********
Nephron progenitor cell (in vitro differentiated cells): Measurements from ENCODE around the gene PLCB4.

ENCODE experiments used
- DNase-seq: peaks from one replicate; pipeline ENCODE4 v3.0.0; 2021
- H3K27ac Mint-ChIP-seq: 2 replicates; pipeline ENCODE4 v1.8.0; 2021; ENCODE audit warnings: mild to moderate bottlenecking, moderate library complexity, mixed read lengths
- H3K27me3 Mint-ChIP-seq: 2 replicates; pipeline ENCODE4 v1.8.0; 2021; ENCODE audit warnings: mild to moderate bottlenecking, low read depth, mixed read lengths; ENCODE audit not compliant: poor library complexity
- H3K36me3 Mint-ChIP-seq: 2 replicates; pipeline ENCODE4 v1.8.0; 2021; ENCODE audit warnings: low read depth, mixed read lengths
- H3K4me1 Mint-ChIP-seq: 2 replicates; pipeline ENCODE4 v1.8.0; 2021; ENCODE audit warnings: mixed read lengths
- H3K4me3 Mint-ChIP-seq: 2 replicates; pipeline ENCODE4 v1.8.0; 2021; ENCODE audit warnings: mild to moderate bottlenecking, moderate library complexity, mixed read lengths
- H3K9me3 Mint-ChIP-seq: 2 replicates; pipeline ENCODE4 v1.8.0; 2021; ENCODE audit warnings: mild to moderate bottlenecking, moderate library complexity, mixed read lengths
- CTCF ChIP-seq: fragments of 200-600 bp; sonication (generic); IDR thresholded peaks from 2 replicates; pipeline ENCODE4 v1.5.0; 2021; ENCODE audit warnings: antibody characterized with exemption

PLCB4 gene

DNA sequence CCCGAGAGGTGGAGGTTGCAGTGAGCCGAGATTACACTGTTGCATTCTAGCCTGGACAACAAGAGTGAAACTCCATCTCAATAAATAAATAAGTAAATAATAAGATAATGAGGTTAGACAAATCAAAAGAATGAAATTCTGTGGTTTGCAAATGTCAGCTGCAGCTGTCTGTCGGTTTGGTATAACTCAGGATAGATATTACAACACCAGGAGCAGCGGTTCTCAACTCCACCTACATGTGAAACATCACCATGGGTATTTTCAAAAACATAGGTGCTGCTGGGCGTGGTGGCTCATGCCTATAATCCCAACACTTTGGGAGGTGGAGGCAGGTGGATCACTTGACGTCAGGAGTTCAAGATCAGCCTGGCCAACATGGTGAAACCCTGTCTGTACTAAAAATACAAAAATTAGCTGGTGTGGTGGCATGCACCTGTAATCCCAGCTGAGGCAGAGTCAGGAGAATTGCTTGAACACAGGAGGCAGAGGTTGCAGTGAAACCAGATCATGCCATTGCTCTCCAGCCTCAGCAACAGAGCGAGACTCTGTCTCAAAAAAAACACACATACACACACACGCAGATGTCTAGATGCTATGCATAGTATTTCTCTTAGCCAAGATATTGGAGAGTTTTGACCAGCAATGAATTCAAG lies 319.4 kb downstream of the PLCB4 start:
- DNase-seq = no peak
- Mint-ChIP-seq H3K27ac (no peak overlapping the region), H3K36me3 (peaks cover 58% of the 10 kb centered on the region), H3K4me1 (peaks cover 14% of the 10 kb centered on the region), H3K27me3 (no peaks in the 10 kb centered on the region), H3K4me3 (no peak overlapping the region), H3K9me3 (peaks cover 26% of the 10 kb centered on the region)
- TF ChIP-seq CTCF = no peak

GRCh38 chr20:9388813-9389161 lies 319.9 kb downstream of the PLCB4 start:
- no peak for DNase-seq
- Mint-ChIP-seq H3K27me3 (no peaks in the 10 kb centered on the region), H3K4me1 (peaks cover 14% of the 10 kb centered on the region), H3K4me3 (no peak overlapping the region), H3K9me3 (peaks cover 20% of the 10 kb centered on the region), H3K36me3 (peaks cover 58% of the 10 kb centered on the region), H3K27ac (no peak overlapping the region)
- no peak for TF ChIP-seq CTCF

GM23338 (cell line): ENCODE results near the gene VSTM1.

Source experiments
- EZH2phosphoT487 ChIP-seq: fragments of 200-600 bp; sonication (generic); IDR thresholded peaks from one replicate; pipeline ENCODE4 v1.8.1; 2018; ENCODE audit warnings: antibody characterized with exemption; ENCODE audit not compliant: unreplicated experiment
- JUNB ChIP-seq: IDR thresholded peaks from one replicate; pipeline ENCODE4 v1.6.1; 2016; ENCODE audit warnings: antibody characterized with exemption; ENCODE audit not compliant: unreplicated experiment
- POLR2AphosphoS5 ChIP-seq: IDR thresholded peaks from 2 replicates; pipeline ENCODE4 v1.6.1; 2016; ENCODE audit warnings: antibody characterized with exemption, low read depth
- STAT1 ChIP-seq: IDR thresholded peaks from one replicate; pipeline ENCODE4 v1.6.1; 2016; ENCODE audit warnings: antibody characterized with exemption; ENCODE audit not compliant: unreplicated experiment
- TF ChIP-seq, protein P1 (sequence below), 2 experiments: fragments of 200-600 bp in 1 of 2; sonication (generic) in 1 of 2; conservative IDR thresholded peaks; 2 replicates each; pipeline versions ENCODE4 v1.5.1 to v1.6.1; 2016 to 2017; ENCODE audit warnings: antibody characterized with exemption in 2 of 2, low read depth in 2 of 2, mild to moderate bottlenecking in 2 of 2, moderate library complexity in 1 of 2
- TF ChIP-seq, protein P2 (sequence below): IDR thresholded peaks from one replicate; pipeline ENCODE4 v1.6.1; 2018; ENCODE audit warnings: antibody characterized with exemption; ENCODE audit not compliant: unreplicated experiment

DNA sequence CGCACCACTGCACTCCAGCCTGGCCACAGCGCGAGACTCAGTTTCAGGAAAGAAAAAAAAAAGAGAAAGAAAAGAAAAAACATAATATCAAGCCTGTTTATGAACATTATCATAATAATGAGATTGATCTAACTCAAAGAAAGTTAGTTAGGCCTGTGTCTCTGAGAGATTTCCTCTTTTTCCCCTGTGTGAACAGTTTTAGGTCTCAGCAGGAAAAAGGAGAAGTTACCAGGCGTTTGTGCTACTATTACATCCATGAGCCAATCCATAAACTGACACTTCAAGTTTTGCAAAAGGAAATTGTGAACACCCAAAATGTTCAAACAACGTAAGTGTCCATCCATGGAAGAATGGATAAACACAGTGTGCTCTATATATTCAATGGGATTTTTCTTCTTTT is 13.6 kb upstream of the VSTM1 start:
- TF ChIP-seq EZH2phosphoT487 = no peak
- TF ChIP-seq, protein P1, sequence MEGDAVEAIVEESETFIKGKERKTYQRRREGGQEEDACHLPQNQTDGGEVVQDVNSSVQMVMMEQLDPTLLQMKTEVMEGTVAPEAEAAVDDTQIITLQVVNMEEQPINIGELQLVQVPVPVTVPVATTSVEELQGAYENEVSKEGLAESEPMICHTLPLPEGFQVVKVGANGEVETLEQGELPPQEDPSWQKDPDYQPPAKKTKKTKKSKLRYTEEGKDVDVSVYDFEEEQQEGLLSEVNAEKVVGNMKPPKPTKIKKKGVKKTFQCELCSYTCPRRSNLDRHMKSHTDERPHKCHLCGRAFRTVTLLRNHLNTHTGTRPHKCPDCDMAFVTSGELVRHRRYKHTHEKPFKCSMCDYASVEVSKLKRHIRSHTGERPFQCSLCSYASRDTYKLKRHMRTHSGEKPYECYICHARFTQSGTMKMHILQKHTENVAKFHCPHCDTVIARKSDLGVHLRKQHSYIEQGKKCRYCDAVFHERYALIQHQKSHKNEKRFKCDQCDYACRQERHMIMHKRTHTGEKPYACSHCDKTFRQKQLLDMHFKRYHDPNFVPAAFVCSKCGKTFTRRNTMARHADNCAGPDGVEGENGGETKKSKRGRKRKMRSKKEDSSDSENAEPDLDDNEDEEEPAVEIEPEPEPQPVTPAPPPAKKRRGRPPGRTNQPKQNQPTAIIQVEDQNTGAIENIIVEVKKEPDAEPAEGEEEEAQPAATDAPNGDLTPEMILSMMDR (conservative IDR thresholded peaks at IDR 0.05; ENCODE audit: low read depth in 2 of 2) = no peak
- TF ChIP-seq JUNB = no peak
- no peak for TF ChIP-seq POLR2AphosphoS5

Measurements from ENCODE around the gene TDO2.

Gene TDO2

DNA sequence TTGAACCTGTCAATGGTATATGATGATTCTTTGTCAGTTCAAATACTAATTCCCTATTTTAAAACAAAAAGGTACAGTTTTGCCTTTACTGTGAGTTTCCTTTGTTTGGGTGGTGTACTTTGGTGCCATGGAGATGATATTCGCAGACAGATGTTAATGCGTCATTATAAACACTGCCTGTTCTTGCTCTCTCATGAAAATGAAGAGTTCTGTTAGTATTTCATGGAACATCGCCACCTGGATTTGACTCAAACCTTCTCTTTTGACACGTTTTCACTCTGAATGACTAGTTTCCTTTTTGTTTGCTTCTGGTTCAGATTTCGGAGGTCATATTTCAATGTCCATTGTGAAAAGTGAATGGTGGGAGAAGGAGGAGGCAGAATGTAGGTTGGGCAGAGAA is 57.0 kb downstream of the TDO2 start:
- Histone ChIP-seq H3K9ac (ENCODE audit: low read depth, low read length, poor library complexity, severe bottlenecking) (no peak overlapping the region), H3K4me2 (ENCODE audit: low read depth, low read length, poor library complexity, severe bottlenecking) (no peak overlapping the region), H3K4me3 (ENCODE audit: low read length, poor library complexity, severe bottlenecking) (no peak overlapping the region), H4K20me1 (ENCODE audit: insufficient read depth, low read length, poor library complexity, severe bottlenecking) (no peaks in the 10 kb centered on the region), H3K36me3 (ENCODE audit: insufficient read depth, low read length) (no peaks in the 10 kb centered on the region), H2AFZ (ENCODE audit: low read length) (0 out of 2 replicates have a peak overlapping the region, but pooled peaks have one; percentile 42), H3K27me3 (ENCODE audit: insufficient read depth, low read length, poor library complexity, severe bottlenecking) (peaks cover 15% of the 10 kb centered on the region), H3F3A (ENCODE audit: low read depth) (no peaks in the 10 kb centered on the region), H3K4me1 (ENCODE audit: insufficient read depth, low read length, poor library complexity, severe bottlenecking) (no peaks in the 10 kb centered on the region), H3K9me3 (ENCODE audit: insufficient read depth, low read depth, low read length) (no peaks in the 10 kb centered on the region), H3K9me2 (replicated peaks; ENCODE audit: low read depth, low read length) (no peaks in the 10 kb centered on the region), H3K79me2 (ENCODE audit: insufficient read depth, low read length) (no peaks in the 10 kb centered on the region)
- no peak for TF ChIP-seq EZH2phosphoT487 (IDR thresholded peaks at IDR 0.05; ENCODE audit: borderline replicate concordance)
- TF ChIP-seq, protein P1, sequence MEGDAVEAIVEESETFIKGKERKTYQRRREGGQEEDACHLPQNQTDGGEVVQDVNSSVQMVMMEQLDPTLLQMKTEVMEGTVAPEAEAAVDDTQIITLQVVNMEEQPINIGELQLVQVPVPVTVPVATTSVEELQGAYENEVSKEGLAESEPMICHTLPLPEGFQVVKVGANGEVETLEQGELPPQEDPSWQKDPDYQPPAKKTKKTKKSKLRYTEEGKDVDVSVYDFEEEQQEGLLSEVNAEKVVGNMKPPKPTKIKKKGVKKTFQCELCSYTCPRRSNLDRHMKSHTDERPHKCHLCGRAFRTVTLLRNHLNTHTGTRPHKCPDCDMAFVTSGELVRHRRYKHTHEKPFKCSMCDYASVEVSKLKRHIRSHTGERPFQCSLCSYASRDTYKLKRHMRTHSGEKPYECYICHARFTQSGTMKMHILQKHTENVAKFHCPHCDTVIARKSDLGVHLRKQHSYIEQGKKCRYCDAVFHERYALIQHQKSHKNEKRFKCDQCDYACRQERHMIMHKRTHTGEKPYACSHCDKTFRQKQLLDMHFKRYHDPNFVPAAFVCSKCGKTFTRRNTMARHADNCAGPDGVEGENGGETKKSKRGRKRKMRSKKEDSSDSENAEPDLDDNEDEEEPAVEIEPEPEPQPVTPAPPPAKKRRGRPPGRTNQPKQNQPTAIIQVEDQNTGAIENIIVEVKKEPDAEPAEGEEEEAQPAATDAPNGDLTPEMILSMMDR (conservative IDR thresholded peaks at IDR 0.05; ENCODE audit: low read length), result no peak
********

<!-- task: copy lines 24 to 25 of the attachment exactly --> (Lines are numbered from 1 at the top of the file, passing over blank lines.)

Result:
- POLR2AphosphoS5 ChIP-seq: IDR thresholded peaks from 2 replicates; pipeline ENCODE4 v1.6.1; 2016; ENCODE audit warnings: antibody characterized with exemption, low read depth
- STAT1 ChIP-seq: IDR thresholded peaks from one replicate; pipeline ENCODE4 v1.6.1; 2016; ENCODE audit warnings: antibody characterized with exemption; ENCODE audit not compliant: unreplicated experiment